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Will the Poor Pay for Health Care Reform?

Posted By William Beach On March 2, 2009 @ 3:05 pm In First Principles,Ongoing Priorities | Comments Disabled

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Peter Orszag, Director of the Office of Management and Budget for President Obama, responded Friday [1] to critics of the administration’s proposal to reduce the amount of charitable contributions that high-income taxpayers can deduct. Many tax analysts, including this writer, argued that such a reduction would deplete much needed resources from charitable organizations and further undercut our civil society.

Not to worry, writes Mr. Orszag. We wouldn’t do this in the midst of a recession, and it’s only fair that high-income and lower-income taxpayers enjoy about the same tax deduction for their contributions.

What a relief! The OMB chief knows enough economics to argue that raising taxes in the midst of a recession is a dumb idea. However, taxpayers now know that their taxes will be rising in 2011 (from this and the end of the Bush tax cuts of 2001 and 2003). Don’t you suppose that they might be taking steps today to avoid tax liabilities in just two years, steps that might include backing away from certain charitable contributions?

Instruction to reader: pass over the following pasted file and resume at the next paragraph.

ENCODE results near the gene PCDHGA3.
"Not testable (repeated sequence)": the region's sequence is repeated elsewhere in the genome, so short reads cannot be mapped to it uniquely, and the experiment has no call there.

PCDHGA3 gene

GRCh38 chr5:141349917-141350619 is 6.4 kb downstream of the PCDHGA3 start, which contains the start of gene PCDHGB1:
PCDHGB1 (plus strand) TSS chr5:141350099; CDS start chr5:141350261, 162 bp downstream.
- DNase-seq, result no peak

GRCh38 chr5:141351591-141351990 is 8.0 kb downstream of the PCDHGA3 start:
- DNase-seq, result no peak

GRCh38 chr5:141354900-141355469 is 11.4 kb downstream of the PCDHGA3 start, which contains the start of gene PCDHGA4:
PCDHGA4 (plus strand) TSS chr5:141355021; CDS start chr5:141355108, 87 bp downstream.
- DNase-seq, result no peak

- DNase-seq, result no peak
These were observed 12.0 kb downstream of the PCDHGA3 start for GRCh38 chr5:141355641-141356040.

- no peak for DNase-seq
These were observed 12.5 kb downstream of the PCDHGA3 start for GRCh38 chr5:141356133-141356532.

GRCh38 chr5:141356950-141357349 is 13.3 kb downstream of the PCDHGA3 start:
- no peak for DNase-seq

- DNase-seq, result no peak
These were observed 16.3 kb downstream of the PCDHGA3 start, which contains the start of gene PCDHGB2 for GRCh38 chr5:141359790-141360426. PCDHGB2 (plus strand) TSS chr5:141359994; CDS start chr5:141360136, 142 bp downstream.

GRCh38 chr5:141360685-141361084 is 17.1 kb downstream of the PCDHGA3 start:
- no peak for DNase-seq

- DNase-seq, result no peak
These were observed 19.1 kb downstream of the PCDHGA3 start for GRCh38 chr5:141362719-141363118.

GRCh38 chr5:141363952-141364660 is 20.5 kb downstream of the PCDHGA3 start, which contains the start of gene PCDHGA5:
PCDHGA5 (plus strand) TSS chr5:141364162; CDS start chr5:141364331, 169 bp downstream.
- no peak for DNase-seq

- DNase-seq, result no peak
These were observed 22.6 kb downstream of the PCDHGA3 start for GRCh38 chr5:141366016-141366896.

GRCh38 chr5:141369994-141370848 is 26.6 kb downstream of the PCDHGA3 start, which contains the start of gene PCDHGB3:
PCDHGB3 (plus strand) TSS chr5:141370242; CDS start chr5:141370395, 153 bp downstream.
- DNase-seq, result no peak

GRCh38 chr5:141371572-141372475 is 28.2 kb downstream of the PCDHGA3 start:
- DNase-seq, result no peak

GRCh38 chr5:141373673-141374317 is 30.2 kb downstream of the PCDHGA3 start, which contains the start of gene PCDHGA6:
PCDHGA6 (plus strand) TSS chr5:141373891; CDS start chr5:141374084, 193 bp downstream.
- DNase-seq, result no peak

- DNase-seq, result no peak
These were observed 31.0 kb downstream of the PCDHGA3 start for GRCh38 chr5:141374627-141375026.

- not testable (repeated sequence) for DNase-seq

It is the other hook in his argument that bothers most, however. To suggest that it is a step toward greater social justice to reduce the tax value of charitable contributions made by high-income taxpayers to that made by middle and low-income taxpayers is like Scrooge giving Cratchet an hour off for Christmas and believing he’s done something nearly divine. What is socially just about starving food banks of desperately needed dollars, of stripping centers that protect battered women of charitable contributions, and of denying low-income urban minorities of the education and job training provided by churches, fraternal societies, and voluntary organizations?

If the answer is that a little injustice to the demographically marginal in our population is a small cost for a reformed health care system for the middle class, we might just have to ask Mr. Orszag to take another look at his budget priorities.


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URL to article: http://blog.heritage.org/2009/03/02/will-the-poor-pay-for-health-care-reform/

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[1] responded Friday: http://www.whitehouse.gov/omb/blog/09/02/27/TheBudgetandCharitableDonations/

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